And withal it will be well, when we are going to say something, and the words are on our lips, to reflect and consider, “What is this word that is so eager for utterance? To what is this tongue marching? What good will come of speaking now, or what harm of silence?” For we ought not to drop words as we should a burden that pressed upon us, for the word remains still after it has been spoken just the same; but men speak either on their own behalf if they want something, or to benefit those that hear them, or, to gratify one another, they season everyday life with speech, as one seasons food with salt. But if words are neither useful to the speaker, nor necessary for the hearer, nor contain any pleasure or charm, why are they spoken? For words may be idle and useless as well as deeds.
i. Some of the things that grow on the earth are in their nature wild and barren and injurious to the growth of seeds and plants, yet those who till the ground consider them indications not of a bad soil but of a rich and fat one; so also there are passions of the soul that are not good, yet are as it were offshoots of a good disposition, and one likely to improve with good advice. Among these I class shyness, no bad sign in itself, though it affords occasion to vice. For the modest oftentimes plunge into the same excesses as the shameless, but then they are pained and grieved at them, and not pleased like the others. For the shameless person is quite apathetic at what is disgraceful, while the modest person is easily affected even at the very appearance of it. Shyness is in fact an excess of modesty. And thus it is called shamefacedness, because the face exhibits the changes of the mind. For as dejection is defined to be the grief that makes people look on the ground, so shamefacedness is that shyness that cannot look people in the face. And so the orator said the shameless person had not pupils in his eyes but harlots.
xviii. Such weakness of mind is like a temperament of body equally susceptible to heat and cold; for if such people are praised by those that importune them they are overcome and yield at once, whereas they are mortally afraid of the blame and suspicions of those whose desires they do not comply with. But we ought to be stout and resolute in either case, neither yielding to bullying nor cajolery.
ON RESTRAINING ANGER
i. Sylla. Those painters, Fundanus, seem to me to do well who, before giving the finishing touches to their paintings, lay them by for a time and then revise them; because by taking their eyes off them for a time they gain by frequent inspection a new insight, and are more apt to detect minute differences, that continuous familiarity would have hidden. Now since a human being cannot so separate himself from himself for a time, and make a break in his continuity, and then approach himself again—and that is perhaps the chief reason why a man is a worse judge of himself than of others—the next best thing will be for a man to inspect his friends after an interval, and likewise offer himself to their scrutiny, not to see whether he has aged quickly, or whether his bodily condition is better or worse, but to examine his moral character, and see whether time has added any good quality, or removed any bad one.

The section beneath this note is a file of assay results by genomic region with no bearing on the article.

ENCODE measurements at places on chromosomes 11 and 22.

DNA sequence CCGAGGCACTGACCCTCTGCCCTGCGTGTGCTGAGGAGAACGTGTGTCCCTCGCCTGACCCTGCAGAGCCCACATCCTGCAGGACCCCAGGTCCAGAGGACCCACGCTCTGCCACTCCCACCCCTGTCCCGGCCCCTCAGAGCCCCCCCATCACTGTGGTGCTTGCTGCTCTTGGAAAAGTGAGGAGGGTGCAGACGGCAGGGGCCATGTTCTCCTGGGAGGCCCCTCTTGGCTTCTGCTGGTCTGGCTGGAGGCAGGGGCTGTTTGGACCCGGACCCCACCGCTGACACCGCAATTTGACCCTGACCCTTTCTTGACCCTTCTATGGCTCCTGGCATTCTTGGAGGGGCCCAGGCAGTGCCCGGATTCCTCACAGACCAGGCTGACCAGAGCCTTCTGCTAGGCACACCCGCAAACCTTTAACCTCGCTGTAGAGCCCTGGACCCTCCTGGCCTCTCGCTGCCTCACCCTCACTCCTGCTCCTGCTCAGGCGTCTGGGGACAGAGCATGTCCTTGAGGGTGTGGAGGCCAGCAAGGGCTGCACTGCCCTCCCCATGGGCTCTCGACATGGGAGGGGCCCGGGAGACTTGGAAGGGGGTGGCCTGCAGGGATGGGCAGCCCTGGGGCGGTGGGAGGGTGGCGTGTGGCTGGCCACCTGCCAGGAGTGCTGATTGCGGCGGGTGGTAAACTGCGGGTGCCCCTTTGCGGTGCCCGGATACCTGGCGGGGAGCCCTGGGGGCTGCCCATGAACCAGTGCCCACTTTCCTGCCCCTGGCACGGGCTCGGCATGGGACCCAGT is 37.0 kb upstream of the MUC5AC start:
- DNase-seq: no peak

But anger on the contrary is much more fanned by what angry persons do and say. It is best therefore to be calm, or to flee and hide ourselves and go to a haven of quiet, when we feel the fit of temper coming upon us as an epileptic fit, that we fall not, or rather fall not on others, for it is our friends that we fall upon most and most frequently. For we do not love all, nor envy all, nor fear all men; but nothing is untouched or unassailed by anger; for we are angry with friends and enemies, parents and children, aye, and with the gods, and beasts, and even things inanimate….
They say that the sea is cleansed when agitated by the winds it throws up tangle and seaweed; but the intemperate and bitter and vain words, which the mind throws up when the soul is agitated, defile the speakers of them first of all and fill them with infamy, as always having those thoughts within their bosom and being defiled with them, but only giving vent to them in anger.
vii. Seeing and observing all this, it occurs to me to take it as a matter of fact, and record it for my own general use, that if it is good to keep the tongue soft and smooth in a fever, it is better to keep it so in anger. For if the tongue of people in a fever be unnatural, it is a bad sign, but not the cause of their malady; but the tongue of angry people, being rough and foul, and breaking out into unseemly speeches, produces insults that work irremediable mischief, and argue deep-rooted malevolence within. For wine drunk neat does not exhibit the soul in so ungovernable and hateful a condition as temper does: for the outbreaks of the one smack of laughter and fun, while those of the other are compounded with gall: and at a drinking-bout he that is silent is burdensome to the company and tiresome, whereas in anger nothing is more highly thought of than silence, as Sappho advises,
“When anger’s busy in the brain
Thy idly-barking tongue restrain.”